ROWING UP, I worked a bunch of different part-time jobs. But the very first job I ever had in the Church was cutting the grass in the cemetery at my home parish. My friend, Tim, and I used to push-mow the whole cemetery and then go back and weedwhack it. It took us a few days to trim the whole cemetery. In the summer months, by the time we finished the project, we had to start all over again; we would mow then weedwhack, mow then weedwhack.
Some folks might think working in and around cemeteries is a morbid thing, but that hasn’t been my experience. Remember that the Lord, Himself, spent three days in a tomb. As we hear in the readings for the Fifth Sunday of Lent, the Lord is not at all afraid to talk about graves and deal with them in a hands-on way.
The words of Ezekiel, chapter 37: “Thus says the Lord GOD: O my people, I will open your graves and have you rise from them.” Our first instinct upon hearing these words is probably to think of them as a future promise: God will raise us up after we die. But, is this promise really only about the future, after we die? Or is it also about the here and now?
I propose that the Lord is promising to raise us up not only on the Last Day, but also to raise us up out of the graves of our sins. Sin is death; sin is slavery; sin is a state of being buried alive. Those are all scriptural ways of describing sin, and we know them all-too-well from our own experience.
We refuse to stand up for someone who needs it, and, in so doing, we bind up our feet. We fail to give money to the poor and needy among us, and our hands are bound up. Every time we speak harsh words out of anger or frustration, our mouths are wrapped tight. We choose not to be compassionate in sharing a friend’s burden, and our shoulders are bound with tape. When we don’t make time for church and daily prayer, our hearts are shrouded. When we judge the people around us by superficial measures, our eyes are blindfolded. After a little while, as our sins pile on top of one another, we end up totally mummified. We end up looking a lot like Lazarus.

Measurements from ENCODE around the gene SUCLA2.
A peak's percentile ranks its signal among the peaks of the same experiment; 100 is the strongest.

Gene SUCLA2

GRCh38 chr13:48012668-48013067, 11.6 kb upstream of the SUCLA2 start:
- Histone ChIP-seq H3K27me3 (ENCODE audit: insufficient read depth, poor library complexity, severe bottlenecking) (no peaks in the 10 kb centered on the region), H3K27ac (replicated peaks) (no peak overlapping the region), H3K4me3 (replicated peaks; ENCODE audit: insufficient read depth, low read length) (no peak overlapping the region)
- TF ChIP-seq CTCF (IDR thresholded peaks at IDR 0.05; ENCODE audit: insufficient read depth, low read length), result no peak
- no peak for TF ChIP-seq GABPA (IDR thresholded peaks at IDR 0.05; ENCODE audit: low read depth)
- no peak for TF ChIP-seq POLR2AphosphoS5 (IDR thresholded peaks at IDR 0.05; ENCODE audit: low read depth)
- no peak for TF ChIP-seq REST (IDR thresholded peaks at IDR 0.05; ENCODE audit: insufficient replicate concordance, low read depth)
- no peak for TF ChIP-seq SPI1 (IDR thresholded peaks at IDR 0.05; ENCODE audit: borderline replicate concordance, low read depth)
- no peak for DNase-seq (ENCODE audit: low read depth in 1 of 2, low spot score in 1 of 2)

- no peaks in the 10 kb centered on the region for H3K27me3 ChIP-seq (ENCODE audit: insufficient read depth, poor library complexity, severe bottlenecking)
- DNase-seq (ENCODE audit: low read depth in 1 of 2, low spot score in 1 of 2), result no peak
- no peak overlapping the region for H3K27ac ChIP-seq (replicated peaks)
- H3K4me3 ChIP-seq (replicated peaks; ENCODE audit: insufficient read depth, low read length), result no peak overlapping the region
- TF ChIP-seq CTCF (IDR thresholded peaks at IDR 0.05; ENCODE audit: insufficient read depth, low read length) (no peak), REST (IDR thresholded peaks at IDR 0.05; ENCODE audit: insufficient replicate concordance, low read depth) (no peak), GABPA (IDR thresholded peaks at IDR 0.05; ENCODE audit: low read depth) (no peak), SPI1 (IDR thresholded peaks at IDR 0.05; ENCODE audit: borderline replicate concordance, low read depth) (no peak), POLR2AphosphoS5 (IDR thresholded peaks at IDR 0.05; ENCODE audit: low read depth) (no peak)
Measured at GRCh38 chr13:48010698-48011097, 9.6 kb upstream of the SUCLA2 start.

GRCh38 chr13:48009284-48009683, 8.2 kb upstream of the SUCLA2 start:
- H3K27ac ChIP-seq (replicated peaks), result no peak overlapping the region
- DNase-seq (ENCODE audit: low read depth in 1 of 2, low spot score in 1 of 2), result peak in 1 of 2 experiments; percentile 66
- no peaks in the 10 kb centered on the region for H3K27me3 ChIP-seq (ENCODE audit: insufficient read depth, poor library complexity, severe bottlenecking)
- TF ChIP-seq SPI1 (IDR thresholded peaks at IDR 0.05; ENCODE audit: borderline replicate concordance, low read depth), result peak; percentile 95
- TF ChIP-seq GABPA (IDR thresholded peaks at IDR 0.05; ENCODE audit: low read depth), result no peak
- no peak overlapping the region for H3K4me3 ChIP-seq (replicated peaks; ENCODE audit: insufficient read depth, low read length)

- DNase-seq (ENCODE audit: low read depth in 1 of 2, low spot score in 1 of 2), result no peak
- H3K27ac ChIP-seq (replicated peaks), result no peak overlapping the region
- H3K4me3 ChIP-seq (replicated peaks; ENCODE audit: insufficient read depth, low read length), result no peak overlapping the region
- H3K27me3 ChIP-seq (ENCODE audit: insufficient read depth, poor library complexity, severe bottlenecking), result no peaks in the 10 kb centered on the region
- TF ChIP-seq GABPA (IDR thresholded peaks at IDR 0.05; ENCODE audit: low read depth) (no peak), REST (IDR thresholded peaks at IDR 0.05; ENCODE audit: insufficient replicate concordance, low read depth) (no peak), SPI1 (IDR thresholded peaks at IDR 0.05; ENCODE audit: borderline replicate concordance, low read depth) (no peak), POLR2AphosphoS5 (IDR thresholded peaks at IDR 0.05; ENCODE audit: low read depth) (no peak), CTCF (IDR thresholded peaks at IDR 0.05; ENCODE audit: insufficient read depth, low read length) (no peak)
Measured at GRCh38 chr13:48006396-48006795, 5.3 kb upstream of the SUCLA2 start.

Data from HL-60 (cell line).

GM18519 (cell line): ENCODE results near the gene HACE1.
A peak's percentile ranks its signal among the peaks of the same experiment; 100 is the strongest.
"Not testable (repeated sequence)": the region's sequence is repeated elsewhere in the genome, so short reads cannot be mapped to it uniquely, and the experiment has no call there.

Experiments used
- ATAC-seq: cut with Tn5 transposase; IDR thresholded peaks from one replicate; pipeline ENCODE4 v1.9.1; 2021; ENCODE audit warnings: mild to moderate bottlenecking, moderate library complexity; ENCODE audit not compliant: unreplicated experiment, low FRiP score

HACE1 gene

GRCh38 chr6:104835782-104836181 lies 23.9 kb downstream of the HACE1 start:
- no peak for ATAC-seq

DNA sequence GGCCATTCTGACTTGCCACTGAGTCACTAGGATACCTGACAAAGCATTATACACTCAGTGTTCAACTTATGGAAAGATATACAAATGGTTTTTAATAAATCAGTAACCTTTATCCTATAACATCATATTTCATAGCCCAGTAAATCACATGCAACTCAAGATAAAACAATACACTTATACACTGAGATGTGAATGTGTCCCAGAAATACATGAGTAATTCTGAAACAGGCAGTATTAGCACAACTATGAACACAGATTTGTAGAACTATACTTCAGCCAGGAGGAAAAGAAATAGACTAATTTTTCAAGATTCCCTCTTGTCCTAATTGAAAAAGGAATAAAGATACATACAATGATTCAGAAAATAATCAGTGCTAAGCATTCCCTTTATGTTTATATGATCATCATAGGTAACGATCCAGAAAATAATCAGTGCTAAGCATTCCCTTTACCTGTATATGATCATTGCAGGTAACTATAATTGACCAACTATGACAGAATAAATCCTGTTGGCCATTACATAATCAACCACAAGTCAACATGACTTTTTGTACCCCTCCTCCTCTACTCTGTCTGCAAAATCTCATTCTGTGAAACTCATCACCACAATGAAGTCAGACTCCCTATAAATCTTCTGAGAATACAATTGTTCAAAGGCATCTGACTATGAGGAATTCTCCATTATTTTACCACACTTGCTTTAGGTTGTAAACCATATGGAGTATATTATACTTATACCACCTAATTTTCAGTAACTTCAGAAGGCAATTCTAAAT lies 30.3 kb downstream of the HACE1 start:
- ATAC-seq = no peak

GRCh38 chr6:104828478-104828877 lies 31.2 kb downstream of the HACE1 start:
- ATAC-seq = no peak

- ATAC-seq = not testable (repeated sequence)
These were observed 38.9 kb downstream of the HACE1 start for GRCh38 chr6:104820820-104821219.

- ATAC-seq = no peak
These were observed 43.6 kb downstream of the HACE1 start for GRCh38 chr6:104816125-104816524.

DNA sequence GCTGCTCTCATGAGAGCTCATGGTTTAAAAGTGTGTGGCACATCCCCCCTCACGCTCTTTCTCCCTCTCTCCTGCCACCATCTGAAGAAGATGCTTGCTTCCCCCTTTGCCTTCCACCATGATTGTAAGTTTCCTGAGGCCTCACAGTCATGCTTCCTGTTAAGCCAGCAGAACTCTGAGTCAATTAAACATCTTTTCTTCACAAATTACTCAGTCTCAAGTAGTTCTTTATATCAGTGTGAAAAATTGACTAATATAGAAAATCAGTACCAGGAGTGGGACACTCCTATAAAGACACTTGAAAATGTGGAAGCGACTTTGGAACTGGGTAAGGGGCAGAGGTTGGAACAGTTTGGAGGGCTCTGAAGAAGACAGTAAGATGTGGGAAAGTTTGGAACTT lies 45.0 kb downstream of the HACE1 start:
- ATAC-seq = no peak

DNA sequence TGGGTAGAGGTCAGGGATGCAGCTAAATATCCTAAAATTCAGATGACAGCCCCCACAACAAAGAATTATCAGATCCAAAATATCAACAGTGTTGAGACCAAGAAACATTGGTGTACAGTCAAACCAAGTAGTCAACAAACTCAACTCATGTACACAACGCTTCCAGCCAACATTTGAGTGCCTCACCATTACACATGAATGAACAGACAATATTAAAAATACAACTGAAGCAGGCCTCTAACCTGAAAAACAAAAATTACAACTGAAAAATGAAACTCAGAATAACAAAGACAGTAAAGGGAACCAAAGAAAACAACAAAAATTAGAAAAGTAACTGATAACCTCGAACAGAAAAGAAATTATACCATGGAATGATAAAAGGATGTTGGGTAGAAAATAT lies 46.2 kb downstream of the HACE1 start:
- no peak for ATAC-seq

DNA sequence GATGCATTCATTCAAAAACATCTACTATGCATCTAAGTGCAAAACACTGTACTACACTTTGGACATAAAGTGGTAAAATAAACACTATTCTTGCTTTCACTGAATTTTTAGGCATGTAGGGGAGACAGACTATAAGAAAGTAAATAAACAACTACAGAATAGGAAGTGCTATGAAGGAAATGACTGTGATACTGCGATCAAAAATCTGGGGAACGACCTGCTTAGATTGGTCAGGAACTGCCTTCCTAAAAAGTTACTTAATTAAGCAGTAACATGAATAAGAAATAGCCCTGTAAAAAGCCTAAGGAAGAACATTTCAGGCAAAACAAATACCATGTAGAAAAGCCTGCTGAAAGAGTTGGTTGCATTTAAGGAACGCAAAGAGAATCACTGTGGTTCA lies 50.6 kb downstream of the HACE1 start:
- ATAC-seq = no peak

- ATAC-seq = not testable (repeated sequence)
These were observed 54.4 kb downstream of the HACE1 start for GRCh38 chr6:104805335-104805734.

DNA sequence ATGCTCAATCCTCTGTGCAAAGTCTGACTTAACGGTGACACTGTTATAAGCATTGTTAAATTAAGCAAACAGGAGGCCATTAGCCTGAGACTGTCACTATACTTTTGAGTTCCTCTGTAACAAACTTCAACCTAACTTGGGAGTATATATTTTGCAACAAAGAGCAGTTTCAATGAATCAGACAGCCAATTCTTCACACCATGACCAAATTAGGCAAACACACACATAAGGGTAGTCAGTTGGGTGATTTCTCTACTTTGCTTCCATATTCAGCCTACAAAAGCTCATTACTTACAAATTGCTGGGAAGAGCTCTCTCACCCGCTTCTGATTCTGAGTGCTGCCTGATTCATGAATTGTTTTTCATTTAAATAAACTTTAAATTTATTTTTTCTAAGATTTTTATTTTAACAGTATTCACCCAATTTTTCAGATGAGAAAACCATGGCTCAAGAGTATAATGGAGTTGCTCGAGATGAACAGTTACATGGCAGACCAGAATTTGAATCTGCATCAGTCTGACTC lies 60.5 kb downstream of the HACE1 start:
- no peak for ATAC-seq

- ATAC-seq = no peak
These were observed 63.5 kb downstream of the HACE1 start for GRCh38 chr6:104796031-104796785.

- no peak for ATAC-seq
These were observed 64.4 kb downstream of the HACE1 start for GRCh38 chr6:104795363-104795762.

Lazarus is a dead man in this Gospel story. The text tells us that he has been in the tomb already for four days and that he is “tied hand and foot.” After Martha & Mary beg Jesus to do something, the Lord calls Lazarus out of the tomb: “Lazarus, come out!” Then, He immediately gives another very direct command. He says to Martha and Mary, “Untie (λύσατε) him and let him go.”
That word Jesus uses for “untie” is interesting. That word in Greek (λύσατε) is the same word that means “to set loose” in the Gospel verse that says, “Whatever you bind on Earth shall be bound in heaven, and whatever you loose on Earth shall be loosed in heaven” (Matt 18:18). That verse, of course, refers to the power given to the Apostles to forgive sins. So, the same meaning can be applied to Jesus’ command to “untie” Lazarus. What’s going on there isn’t just the physical removal of burial cloths. It’s also about Jesus’ power to forgive sins. The message is this: Jesus has power over sin and death, and He offers us freedom in place of the bondage of sin.
What our Lord does for Lazarus, He wants so much to do for us, too. As He says through Ezekiel: “O my people, I will open your graves and have you rise from them.” In the Sacrament of Penance, Jesus says to each one of us, “Lazarus, come out [of the grave].” He says, “Untie him,” and the burial cloths of our sins fall to pieces around us. It took Jesus only a few simple words to restore Lazarus, and it takes only the simple words of a priest to bring us new life and the forgiveness of our sins.
When was the last time you went to confession? Our Lord stands ready to do His part, but we must agree to leave the grave. We cannot reach out for freedom & forgiveness and cling to slavery & sin at the same time. The Lord is eager to begin the work of unbinding, unchaining us. Will we allow ourselves to be set free?